Graver did exactly not come with Gregg Toland’s pedigree. When he met Welles, he had been working regularly with Al Adamson, the drive-in auteur behind Satan’s Sadists and Dracula vs. Frankenstein. But Welles had also been exiled to the fringes of Hollywood, and was shooting in the sorts of impoverished circumstances in which Graver also toiled. Used to operating fast, cheap, and resourcefully, Graver brought these skills to Welles’ late works. Over time, Graver’s duties extended far beyond the camera: he became Welles’ all-purpose gofer and right-hand-man. Whenever Welles performed a magic trick on TV, it was always Gary who was “plucked from the audience.” They are said to have spoken on the phone almost every day. Continue reading “The Gary Graver Story”
Sometime in the late ‘90s, when I was still just a lad, my dad laid out to me the future of entertainment. Soon, he said, the internet would advance to such a point that it would be possible to watch every movie ever made without leaving your home. You would have some sort of plug-in on your TV through which you could search for your desired title and “rent” it instantly – no video store required. When would such a development come to fruition? Not for a long time, my dad said, but “they’re working on it now.”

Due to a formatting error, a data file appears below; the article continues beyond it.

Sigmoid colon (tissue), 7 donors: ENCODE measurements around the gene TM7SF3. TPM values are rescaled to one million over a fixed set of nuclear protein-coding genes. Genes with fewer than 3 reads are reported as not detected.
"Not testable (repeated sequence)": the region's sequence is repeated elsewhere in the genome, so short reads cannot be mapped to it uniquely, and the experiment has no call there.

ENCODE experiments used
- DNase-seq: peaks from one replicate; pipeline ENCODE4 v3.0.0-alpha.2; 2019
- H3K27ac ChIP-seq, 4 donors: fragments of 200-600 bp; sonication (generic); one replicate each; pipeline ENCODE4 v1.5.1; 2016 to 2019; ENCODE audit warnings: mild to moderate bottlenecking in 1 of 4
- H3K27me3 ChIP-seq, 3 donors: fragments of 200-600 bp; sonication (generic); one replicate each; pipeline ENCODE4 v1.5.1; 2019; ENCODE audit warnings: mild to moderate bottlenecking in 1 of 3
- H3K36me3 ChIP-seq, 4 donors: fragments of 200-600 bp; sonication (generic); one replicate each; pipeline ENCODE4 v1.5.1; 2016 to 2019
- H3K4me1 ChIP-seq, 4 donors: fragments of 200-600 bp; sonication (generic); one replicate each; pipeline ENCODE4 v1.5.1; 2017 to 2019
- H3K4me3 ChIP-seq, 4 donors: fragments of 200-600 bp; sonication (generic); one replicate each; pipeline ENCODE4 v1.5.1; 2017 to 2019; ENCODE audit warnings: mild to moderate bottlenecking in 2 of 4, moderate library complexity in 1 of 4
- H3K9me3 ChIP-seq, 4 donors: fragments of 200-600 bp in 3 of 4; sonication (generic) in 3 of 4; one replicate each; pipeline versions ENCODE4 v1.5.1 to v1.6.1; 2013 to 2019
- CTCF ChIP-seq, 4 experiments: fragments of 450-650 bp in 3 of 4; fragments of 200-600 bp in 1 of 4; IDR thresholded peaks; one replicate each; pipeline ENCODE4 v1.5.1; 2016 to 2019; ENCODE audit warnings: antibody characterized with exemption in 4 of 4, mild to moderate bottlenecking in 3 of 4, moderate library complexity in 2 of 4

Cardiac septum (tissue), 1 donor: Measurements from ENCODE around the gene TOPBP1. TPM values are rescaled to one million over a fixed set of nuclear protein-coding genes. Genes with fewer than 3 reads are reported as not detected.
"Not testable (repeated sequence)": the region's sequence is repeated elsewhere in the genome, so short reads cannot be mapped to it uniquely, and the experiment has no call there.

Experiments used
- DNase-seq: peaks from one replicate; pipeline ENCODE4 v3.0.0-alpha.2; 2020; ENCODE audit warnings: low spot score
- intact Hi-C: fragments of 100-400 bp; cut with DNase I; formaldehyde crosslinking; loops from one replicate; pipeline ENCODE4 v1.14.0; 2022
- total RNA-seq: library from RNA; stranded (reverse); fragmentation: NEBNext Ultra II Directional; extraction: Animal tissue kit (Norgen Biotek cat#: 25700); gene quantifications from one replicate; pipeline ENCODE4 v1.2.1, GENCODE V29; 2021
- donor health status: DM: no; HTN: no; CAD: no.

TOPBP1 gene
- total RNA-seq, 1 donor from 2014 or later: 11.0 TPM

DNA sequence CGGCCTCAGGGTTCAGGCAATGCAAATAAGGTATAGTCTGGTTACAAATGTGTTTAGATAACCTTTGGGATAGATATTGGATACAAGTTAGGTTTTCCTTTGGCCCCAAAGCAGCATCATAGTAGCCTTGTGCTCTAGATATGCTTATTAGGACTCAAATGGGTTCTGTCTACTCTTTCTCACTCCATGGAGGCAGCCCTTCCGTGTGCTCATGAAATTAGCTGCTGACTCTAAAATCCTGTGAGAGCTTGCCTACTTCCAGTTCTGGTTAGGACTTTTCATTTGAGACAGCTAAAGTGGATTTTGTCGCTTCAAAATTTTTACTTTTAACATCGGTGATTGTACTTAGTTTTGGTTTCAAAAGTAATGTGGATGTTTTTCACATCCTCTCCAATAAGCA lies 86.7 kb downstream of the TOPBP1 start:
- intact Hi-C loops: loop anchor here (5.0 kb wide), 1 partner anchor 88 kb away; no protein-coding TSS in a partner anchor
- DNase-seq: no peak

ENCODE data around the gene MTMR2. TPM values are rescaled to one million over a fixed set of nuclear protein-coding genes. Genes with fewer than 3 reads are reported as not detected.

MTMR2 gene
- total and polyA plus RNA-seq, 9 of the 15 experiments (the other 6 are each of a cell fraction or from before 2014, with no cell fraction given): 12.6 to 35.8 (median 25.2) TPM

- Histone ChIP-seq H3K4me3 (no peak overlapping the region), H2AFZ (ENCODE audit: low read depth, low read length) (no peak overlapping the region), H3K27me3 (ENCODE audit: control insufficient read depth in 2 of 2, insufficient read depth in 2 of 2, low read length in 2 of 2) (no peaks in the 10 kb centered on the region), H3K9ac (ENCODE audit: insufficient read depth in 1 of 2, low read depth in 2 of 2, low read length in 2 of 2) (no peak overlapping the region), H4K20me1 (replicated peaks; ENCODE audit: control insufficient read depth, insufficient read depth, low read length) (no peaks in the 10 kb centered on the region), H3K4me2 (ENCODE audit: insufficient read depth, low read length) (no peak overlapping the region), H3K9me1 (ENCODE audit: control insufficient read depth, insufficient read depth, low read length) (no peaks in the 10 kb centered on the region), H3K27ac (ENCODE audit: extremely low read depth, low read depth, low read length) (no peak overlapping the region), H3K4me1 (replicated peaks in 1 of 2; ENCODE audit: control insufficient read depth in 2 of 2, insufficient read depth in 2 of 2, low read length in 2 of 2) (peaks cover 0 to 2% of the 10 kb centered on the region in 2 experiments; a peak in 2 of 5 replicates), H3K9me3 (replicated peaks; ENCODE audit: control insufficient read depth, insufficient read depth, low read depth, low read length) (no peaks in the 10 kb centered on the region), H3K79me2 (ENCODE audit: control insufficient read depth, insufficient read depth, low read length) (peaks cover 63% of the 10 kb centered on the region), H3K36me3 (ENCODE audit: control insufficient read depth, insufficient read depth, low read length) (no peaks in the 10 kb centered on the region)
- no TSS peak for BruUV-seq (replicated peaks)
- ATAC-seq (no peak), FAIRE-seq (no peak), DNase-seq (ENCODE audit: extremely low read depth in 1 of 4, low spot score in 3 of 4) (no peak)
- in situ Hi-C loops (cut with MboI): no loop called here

I had mixed feelings about this prognostication. On the one hand, even at that age there were movies I wanted to see that were not available at my local Blockbuster – and thus, may as well not even exist. On the other hand, my family’s weekly trip to Blockbuster was my most treasured weekly ritual. Dad and I agreed that nothing would replace the special feeling of browsing a video store’s aisles. Well, twenty-and-change years later, it’s safe to say that most people have found the video store experience to be very replaceable. As of this writing, two video stores remain standing in downtown Toronto (Bay Street Video and Eyesore Cinema), which is two more than most cities have. God bless them, long may they reign. Continue reading “Video Stores I Have Known”